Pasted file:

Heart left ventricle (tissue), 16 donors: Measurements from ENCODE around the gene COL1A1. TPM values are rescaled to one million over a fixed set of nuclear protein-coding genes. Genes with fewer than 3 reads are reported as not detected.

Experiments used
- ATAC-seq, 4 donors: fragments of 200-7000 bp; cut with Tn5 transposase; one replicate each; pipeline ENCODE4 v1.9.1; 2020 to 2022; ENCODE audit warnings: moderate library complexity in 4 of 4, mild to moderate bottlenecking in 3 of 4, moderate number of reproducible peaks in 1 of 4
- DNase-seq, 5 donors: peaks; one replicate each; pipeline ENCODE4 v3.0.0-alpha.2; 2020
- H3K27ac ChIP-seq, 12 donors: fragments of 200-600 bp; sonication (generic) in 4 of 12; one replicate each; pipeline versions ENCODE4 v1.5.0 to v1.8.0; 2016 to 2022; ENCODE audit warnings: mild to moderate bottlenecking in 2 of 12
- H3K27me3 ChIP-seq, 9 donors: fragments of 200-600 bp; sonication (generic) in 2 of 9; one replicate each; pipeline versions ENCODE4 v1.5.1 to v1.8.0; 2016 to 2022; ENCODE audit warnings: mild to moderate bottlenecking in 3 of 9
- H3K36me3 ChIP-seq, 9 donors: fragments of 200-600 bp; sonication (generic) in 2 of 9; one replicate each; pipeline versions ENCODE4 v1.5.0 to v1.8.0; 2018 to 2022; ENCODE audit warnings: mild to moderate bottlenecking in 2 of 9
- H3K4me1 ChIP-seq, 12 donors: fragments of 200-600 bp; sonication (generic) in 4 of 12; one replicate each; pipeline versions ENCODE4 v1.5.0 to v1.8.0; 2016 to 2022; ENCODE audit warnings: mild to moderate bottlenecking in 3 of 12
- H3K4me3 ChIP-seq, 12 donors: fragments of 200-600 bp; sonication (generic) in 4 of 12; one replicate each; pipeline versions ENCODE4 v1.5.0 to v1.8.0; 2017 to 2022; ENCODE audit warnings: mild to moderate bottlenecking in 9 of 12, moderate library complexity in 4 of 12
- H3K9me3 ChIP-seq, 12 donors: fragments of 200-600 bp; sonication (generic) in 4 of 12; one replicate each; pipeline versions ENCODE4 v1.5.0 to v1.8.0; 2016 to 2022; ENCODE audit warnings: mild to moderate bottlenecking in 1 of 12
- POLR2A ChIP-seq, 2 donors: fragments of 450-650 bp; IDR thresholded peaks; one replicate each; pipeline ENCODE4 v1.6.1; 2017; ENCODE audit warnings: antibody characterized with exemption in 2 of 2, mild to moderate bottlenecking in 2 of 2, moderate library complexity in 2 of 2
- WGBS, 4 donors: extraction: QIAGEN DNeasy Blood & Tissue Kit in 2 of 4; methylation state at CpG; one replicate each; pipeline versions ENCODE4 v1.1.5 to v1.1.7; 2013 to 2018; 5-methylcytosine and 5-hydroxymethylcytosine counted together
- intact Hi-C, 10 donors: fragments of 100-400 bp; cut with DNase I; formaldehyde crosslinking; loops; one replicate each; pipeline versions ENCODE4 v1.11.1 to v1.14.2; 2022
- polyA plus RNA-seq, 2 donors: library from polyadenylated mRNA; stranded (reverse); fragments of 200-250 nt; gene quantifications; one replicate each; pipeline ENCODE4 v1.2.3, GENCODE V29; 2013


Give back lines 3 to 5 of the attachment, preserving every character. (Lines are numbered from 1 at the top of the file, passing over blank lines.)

- ATAC-seq, 4 donors: fragments of 200-7000 bp; cut with Tn5 transposase; one replicate each; pipeline ENCODE4 v1.9.1; 2020 to 2022; ENCODE audit warnings: moderate library complexity in 4 of 4, mild to moderate bottlenecking in 3 of 4, moderate number of reproducible peaks in 1 of 4
- DNase-seq, 5 donors: peaks; one replicate each; pipeline ENCODE4 v3.0.0-alpha.2; 2020
- H3K27ac ChIP-seq, 12 donors: fragments of 200-600 bp; sonication (generic) in 4 of 12; one replicate each; pipeline versions ENCODE4 v1.5.0 to v1.8.0; 2016 to 2022; ENCODE audit warnings: mild to moderate bottlenecking in 2 of 12